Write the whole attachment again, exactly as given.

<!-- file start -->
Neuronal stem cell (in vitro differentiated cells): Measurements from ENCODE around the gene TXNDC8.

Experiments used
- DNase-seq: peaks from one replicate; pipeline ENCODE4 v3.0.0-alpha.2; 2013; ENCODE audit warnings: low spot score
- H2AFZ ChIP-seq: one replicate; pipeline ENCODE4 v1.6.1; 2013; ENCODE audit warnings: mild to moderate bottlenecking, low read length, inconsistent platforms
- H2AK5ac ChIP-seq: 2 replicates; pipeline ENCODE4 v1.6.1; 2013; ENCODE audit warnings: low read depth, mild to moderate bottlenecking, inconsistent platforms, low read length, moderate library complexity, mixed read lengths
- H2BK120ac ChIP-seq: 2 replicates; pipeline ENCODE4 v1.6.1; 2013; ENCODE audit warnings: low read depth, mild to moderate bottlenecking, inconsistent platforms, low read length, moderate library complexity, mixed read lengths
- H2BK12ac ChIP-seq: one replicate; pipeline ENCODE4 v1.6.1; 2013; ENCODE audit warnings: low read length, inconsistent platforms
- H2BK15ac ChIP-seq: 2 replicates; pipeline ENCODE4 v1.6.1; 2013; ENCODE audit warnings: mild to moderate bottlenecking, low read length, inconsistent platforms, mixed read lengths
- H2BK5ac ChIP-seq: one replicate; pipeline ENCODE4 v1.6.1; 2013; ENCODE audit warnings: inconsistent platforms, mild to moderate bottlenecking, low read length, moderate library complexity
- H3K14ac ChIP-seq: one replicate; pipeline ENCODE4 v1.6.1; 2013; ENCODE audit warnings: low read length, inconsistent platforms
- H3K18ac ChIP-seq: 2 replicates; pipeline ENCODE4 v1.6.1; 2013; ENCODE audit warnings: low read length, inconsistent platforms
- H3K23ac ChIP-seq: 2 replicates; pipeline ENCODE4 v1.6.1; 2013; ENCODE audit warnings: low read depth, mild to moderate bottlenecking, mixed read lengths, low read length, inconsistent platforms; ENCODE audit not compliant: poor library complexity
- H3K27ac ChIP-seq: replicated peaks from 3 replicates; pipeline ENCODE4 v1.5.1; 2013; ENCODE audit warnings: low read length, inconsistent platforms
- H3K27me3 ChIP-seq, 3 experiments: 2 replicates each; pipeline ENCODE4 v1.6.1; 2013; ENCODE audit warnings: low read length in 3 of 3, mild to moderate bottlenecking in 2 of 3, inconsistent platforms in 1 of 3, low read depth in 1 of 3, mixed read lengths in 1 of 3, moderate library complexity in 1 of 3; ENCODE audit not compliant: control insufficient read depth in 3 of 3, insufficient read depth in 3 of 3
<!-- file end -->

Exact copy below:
Neuronal stem cell (in vitro differentiated cells): Measurements from ENCODE around the gene TXNDC8.

Experiments used
- DNase-seq: peaks from one replicate; pipeline ENCODE4 v3.0.0-alpha.2; 2013; ENCODE audit warnings: low spot score
- H2AFZ ChIP-seq: one replicate; pipeline ENCODE4 v1.6.1; 2013; ENCODE audit warnings: mild to moderate bottlenecking, low read length, inconsistent platforms
- H2AK5ac ChIP-seq: 2 replicates; pipeline ENCODE4 v1.6.1; 2013; ENCODE audit warnings: low read depth, mild to moderate bottlenecking, inconsistent platforms, low read length, moderate library complexity, mixed read lengths
- H2BK120ac ChIP-seq: 2 replicates; pipeline ENCODE4 v1.6.1; 2013; ENCODE audit warnings: low read depth, mild to moderate bottlenecking, inconsistent platforms, low read length, moderate library complexity, mixed read lengths
- H2BK12ac ChIP-seq: one replicate; pipeline ENCODE4 v1.6.1; 2013; ENCODE audit warnings: low read length, inconsistent platforms
- H2BK15ac ChIP-seq: 2 replicates; pipeline ENCODE4 v1.6.1; 2013; ENCODE audit warnings: mild to moderate bottlenecking, low read length, inconsistent platforms, mixed read lengths
- H2BK5ac ChIP-seq: one replicate; pipeline ENCODE4 v1.6.1; 2013; ENCODE audit warnings: inconsistent platforms, mild to moderate bottlenecking, low read length, moderate library complexity
- H3K14ac ChIP-seq: one replicate; pipeline ENCODE4 v1.6.1; 2013; ENCODE audit warnings: low read length, inconsistent platforms
- H3K18ac ChIP-seq: 2 replicates; pipeline ENCODE4 v1.6.1; 2013; ENCODE audit warnings: low read length, inconsistent platforms
- H3K23ac ChIP-seq: 2 replicates; pipeline ENCODE4 v1.6.1; 2013; ENCODE audit warnings: low read depth, mild to moderate bottlenecking, mixed read lengths, low read length, inconsistent platforms; ENCODE audit not compliant: poor library complexity
- H3K27ac ChIP-seq: replicated peaks from 3 replicates; pipeline ENCODE4 v1.5.1; 2013; ENCODE audit warnings: low read length, inconsistent platforms
- H3K27me3 ChIP-seq, 3 experiments: 2 replicates each; pipeline ENCODE4 v1.6.1; 2013; ENCODE audit warnings: low read length in 3 of 3, mild to moderate bottlenecking in 2 of 3, inconsistent platforms in 1 of 3, low read depth in 1 of 3, mixed read lengths in 1 of 3, moderate library complexity in 1 of 3; ENCODE audit not compliant: control insufficient read depth in 3 of 3, insufficient read depth in 3 of 3